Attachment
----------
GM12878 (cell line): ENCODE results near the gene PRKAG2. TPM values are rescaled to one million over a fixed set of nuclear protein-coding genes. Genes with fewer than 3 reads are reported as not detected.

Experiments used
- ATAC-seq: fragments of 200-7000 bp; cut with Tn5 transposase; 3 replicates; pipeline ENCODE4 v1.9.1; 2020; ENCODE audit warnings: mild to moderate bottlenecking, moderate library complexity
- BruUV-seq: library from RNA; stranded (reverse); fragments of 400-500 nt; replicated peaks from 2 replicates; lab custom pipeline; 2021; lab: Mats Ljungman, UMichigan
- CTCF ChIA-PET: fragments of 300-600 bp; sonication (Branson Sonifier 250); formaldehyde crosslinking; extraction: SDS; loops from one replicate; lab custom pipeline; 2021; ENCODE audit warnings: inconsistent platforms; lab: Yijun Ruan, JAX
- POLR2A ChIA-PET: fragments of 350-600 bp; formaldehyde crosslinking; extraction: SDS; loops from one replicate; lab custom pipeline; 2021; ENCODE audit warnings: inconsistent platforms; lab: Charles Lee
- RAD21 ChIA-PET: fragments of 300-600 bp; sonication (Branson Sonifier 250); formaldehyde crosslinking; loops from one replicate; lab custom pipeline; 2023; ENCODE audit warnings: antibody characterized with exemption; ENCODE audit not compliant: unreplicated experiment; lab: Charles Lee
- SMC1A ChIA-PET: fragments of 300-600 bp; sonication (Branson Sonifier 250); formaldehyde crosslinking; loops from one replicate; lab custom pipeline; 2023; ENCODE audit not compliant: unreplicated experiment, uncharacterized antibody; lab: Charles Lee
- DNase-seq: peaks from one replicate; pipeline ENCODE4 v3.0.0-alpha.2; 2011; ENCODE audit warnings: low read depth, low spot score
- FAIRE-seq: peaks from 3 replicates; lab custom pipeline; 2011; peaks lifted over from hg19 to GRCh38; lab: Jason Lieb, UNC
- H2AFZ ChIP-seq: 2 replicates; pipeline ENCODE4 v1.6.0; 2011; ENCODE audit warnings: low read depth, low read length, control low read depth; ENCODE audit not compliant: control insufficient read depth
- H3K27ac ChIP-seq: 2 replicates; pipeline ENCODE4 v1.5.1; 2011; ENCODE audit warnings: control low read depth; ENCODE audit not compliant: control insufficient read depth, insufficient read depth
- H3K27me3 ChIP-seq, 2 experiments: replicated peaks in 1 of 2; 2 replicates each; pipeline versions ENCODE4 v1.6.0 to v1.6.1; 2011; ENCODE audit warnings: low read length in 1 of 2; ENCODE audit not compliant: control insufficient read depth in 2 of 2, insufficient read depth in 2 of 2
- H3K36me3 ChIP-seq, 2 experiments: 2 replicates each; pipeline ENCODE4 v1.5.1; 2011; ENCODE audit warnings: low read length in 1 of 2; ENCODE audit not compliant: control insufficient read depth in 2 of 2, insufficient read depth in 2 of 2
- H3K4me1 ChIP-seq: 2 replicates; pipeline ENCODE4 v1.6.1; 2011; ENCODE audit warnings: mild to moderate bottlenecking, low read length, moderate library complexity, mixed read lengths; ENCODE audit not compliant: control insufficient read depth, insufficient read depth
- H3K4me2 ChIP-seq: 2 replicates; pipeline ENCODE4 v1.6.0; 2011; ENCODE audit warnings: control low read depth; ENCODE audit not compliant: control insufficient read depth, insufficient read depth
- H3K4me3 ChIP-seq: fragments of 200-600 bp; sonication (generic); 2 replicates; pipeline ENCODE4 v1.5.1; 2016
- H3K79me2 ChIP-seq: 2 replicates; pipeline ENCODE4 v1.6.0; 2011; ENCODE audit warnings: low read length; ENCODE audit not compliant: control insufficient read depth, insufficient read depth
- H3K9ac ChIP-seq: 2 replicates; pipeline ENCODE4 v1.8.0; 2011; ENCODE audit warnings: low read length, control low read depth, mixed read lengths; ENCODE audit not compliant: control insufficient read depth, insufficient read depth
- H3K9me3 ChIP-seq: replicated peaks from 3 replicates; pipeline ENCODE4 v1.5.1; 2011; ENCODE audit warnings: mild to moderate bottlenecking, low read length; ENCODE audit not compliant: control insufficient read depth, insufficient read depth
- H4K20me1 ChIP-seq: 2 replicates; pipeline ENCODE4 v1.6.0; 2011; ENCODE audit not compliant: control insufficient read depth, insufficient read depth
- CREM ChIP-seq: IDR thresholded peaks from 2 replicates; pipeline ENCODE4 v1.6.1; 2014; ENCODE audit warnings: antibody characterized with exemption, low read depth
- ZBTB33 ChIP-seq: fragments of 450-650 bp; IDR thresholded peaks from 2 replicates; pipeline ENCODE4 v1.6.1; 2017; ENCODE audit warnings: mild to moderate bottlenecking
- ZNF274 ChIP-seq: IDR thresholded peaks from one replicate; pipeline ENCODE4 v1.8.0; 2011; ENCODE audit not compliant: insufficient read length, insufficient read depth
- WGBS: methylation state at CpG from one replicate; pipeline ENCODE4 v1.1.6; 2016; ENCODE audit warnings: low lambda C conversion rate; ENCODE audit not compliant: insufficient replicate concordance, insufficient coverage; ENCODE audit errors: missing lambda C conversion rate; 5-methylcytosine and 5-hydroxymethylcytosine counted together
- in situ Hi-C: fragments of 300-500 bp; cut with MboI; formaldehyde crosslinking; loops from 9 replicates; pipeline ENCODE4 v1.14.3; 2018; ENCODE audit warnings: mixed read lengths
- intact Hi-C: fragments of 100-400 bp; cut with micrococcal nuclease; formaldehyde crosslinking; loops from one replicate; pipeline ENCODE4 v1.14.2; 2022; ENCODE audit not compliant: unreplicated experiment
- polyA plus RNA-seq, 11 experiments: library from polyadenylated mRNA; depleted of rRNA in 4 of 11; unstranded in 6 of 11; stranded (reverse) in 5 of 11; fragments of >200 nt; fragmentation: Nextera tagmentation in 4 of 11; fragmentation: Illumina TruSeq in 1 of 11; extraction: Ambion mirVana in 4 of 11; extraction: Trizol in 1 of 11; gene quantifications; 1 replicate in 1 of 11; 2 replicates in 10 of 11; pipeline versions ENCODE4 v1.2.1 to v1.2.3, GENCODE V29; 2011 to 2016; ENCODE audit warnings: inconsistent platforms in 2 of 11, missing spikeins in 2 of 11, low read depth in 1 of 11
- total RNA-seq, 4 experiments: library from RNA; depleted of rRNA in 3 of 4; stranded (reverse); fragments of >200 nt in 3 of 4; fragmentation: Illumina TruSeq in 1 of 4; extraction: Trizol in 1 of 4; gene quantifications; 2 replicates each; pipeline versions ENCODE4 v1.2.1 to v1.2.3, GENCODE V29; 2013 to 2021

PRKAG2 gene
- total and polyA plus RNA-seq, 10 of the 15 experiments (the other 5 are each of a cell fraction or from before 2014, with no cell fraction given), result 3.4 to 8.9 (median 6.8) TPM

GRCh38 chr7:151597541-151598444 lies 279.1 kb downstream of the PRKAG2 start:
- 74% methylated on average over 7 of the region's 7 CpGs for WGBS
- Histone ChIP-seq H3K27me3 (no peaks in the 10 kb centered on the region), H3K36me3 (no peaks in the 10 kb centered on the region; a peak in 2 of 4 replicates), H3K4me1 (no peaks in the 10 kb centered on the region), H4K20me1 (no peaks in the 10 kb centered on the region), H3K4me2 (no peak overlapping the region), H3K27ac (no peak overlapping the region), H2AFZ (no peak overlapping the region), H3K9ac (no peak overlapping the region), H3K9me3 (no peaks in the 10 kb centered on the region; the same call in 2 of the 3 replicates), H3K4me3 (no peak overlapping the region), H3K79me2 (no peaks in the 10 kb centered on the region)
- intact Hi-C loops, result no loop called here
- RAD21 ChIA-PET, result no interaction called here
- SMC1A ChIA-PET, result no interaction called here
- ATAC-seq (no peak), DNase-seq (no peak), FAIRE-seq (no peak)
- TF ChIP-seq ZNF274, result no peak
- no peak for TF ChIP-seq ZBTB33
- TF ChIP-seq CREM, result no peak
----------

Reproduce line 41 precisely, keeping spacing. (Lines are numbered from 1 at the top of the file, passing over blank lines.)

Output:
- TF ChIP-seq CREM, result no peak